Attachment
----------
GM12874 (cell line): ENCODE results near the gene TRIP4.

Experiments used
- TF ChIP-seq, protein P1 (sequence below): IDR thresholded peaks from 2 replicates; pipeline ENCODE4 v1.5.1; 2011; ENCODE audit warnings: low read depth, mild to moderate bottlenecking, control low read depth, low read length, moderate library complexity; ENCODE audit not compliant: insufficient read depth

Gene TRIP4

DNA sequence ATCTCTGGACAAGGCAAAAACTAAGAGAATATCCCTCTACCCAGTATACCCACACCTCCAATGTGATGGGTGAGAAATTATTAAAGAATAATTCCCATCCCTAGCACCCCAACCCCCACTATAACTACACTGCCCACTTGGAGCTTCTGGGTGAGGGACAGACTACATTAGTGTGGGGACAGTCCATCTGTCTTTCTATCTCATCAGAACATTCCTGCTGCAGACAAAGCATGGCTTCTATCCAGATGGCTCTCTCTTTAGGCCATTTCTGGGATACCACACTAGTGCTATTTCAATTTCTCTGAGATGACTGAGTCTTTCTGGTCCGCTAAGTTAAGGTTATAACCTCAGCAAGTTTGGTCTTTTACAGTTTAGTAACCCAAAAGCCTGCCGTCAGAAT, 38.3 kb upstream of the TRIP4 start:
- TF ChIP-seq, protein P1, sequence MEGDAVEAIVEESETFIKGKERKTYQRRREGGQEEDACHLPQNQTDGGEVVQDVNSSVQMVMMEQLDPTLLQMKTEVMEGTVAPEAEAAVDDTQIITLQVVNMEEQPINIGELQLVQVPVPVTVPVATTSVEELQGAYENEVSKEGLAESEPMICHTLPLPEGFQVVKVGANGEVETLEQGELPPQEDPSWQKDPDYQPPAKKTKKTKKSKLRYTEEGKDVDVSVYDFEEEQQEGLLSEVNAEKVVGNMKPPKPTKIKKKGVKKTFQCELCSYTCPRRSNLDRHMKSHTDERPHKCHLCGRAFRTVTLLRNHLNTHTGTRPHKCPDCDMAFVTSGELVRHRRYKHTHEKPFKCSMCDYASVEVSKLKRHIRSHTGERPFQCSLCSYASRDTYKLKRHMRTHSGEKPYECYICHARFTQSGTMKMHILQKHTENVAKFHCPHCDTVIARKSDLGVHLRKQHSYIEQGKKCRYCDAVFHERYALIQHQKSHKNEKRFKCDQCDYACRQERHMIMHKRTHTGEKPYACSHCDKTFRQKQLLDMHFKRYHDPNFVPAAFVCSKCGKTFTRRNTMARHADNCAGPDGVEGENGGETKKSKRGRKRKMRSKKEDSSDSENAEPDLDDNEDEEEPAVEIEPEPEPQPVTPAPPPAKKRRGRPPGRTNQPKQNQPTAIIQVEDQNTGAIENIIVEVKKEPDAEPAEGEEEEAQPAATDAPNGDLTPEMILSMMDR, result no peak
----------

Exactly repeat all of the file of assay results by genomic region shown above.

GM12874 (cell line): ENCODE results near the gene TRIP4.

Experiments used
- TF ChIP-seq, protein P1 (sequence below): IDR thresholded peaks from 2 replicates; pipeline ENCODE4 v1.5.1; 2011; ENCODE audit warnings: low read depth, mild to moderate bottlenecking, control low read depth, low read length, moderate library complexity; ENCODE audit not compliant: insufficient read depth

Gene TRIP4

DNA sequence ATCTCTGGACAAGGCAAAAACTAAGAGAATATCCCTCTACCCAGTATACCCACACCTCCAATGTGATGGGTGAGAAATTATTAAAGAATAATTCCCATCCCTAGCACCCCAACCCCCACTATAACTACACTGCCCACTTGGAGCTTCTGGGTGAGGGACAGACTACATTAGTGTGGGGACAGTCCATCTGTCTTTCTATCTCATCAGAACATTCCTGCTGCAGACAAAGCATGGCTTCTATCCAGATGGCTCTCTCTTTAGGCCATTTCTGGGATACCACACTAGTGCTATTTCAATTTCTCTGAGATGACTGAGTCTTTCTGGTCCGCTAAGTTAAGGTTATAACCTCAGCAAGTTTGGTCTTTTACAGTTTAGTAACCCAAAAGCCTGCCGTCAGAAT, 38.3 kb upstream of the TRIP4 start:
- TF ChIP-seq, protein P1, sequence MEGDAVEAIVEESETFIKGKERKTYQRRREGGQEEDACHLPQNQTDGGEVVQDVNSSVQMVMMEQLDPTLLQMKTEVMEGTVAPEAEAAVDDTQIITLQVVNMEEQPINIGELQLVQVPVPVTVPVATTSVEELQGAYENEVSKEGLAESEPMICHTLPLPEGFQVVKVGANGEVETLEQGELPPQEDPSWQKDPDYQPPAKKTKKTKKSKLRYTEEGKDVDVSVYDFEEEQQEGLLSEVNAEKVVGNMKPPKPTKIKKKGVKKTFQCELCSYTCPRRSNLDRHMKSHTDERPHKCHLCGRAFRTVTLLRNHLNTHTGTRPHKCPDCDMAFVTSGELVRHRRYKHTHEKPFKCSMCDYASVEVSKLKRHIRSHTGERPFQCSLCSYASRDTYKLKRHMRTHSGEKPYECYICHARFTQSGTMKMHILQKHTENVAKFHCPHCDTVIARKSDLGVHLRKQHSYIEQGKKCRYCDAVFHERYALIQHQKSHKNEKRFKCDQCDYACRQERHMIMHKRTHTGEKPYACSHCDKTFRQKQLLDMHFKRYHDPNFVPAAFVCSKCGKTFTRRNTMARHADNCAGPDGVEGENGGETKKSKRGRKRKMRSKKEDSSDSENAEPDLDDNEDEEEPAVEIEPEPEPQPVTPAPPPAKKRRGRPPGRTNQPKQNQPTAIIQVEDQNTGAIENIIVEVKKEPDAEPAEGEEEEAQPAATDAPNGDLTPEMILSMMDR, result no peak